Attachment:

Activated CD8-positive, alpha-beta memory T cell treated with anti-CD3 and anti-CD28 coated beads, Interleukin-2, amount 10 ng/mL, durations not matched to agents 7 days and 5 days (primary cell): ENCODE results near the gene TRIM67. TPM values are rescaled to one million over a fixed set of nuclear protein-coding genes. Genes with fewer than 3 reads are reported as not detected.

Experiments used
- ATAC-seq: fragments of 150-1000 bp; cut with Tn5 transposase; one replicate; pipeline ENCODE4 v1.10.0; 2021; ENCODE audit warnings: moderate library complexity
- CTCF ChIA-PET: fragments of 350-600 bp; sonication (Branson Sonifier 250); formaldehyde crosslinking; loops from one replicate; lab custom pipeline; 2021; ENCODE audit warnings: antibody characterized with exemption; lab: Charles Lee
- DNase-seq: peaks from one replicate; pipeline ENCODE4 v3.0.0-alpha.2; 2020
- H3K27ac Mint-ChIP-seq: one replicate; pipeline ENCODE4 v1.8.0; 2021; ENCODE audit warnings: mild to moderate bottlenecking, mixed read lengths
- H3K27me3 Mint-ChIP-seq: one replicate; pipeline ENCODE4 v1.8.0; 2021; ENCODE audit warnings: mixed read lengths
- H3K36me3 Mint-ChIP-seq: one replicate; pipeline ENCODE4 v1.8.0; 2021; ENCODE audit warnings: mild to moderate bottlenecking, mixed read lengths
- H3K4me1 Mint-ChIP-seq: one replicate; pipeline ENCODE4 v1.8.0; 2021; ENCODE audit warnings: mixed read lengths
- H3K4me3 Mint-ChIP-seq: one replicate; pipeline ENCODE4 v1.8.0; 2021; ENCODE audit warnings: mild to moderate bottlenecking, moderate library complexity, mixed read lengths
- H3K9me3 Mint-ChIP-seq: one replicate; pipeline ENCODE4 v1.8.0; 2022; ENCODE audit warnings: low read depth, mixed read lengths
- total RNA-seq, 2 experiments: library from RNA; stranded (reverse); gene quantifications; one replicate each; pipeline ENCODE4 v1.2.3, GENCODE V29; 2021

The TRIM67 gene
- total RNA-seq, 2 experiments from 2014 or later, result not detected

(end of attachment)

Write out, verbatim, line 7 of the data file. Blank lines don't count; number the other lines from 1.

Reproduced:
- H3K27me3 Mint-ChIP-seq: one replicate; pipeline ENCODE4 v1.8.0; 2021; ENCODE audit warnings: mixed read lengths